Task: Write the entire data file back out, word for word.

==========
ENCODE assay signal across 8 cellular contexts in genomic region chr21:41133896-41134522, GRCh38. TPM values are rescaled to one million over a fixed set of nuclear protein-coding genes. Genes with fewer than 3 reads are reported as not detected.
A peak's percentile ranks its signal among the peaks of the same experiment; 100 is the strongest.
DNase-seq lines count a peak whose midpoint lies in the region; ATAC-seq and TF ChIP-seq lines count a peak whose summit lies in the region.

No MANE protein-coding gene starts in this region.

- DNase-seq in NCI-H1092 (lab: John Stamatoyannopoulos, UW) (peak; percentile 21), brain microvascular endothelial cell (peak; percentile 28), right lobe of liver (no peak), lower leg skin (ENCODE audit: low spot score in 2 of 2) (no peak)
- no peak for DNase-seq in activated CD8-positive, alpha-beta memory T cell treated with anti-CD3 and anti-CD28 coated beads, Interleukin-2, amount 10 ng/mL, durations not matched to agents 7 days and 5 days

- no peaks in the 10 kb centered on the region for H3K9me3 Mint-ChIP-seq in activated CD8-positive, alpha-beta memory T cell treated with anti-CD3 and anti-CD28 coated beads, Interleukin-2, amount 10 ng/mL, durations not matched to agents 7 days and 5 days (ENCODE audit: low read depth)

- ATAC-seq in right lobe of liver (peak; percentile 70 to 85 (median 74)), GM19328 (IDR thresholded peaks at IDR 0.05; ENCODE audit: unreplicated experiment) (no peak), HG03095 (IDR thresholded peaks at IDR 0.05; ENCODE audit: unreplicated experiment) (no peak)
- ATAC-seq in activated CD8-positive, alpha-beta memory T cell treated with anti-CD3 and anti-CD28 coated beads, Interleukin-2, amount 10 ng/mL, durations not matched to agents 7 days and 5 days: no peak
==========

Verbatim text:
ENCODE assay signal across 8 cellular contexts in genomic region chr21:41133896-41134522, GRCh38. TPM values are rescaled to one million over a fixed set of nuclear protein-coding genes. Genes with fewer than 3 reads are reported as not detected.
A peak's percentile ranks its signal among the peaks of the same experiment; 100 is the strongest.
DNase-seq lines count a peak whose midpoint lies in the region; ATAC-seq and TF ChIP-seq lines count a peak whose summit lies in the region.

No MANE protein-coding gene starts in this region.

- DNase-seq in NCI-H1092 (lab: John Stamatoyannopoulos, UW) (peak; percentile 21), brain microvascular endothelial cell (peak; percentile 28), right lobe of liver (no peak), lower leg skin (ENCODE audit: low spot score in 2 of 2) (no peak)
- no peak for DNase-seq in activated CD8-positive, alpha-beta memory T cell treated with anti-CD3 and anti-CD28 coated beads, Interleukin-2, amount 10 ng/mL, durations not matched to agents 7 days and 5 days

- no peaks in the 10 kb centered on the region for H3K9me3 Mint-ChIP-seq in activated CD8-positive, alpha-beta memory T cell treated with anti-CD3 and anti-CD28 coated beads, Interleukin-2, amount 10 ng/mL, durations not matched to agents 7 days and 5 days (ENCODE audit: low read depth)

- ATAC-seq in right lobe of liver (peak; percentile 70 to 85 (median 74)), GM19328 (IDR thresholded peaks at IDR 0.05; ENCODE audit: unreplicated experiment) (no peak), HG03095 (IDR thresholded peaks at IDR 0.05; ENCODE audit: unreplicated experiment) (no peak)
- ATAC-seq in activated CD8-positive, alpha-beta memory T cell treated with anti-CD3 and anti-CD28 coated beads, Interleukin-2, amount 10 ng/mL, durations not matched to agents 7 days and 5 days: no peak